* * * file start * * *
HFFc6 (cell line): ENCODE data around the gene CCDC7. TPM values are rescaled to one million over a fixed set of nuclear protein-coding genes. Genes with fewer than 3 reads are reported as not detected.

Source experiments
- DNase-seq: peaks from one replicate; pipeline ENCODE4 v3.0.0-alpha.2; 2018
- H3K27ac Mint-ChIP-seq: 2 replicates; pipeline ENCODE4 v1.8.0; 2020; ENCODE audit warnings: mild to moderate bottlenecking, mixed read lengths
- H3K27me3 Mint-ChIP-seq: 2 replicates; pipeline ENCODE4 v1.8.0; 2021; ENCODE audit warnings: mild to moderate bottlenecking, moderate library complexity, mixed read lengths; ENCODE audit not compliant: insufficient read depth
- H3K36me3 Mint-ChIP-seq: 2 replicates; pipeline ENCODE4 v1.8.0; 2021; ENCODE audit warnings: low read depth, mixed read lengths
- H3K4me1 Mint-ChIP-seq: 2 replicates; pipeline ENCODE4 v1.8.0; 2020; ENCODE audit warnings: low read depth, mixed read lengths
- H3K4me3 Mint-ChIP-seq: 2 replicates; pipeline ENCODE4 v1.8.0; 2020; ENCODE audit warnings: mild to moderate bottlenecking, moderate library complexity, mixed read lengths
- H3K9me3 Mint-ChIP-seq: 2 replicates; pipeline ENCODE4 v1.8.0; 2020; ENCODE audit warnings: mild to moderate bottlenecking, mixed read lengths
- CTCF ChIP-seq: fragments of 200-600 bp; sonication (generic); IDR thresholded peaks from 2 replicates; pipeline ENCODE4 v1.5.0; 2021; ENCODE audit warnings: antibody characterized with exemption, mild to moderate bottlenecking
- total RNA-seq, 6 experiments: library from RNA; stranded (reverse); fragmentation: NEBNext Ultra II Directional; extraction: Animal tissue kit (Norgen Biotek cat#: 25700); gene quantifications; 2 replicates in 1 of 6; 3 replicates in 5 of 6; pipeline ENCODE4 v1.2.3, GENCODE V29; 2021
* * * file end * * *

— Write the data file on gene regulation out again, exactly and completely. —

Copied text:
HFFc6 (cell line): ENCODE data around the gene CCDC7. TPM values are rescaled to one million over a fixed set of nuclear protein-coding genes. Genes with fewer than 3 reads are reported as not detected.

Source experiments
- DNase-seq: peaks from one replicate; pipeline ENCODE4 v3.0.0-alpha.2; 2018
- H3K27ac Mint-ChIP-seq: 2 replicates; pipeline ENCODE4 v1.8.0; 2020; ENCODE audit warnings: mild to moderate bottlenecking, mixed read lengths
- H3K27me3 Mint-ChIP-seq: 2 replicates; pipeline ENCODE4 v1.8.0; 2021; ENCODE audit warnings: mild to moderate bottlenecking, moderate library complexity, mixed read lengths; ENCODE audit not compliant: insufficient read depth
- H3K36me3 Mint-ChIP-seq: 2 replicates; pipeline ENCODE4 v1.8.0; 2021; ENCODE audit warnings: low read depth, mixed read lengths
- H3K4me1 Mint-ChIP-seq: 2 replicates; pipeline ENCODE4 v1.8.0; 2020; ENCODE audit warnings: low read depth, mixed read lengths
- H3K4me3 Mint-ChIP-seq: 2 replicates; pipeline ENCODE4 v1.8.0; 2020; ENCODE audit warnings: mild to moderate bottlenecking, moderate library complexity, mixed read lengths
- H3K9me3 Mint-ChIP-seq: 2 replicates; pipeline ENCODE4 v1.8.0; 2020; ENCODE audit warnings: mild to moderate bottlenecking, mixed read lengths
- CTCF ChIP-seq: fragments of 200-600 bp; sonication (generic); IDR thresholded peaks from 2 replicates; pipeline ENCODE4 v1.5.0; 2021; ENCODE audit warnings: antibody characterized with exemption, mild to moderate bottlenecking
- total RNA-seq, 6 experiments: library from RNA; stranded (reverse); fragmentation: NEBNext Ultra II Directional; extraction: Animal tissue kit (Norgen Biotek cat#: 25700); gene quantifications; 2 replicates in 1 of 6; 3 replicates in 5 of 6; pipeline ENCODE4 v1.2.3, GENCODE V29; 2021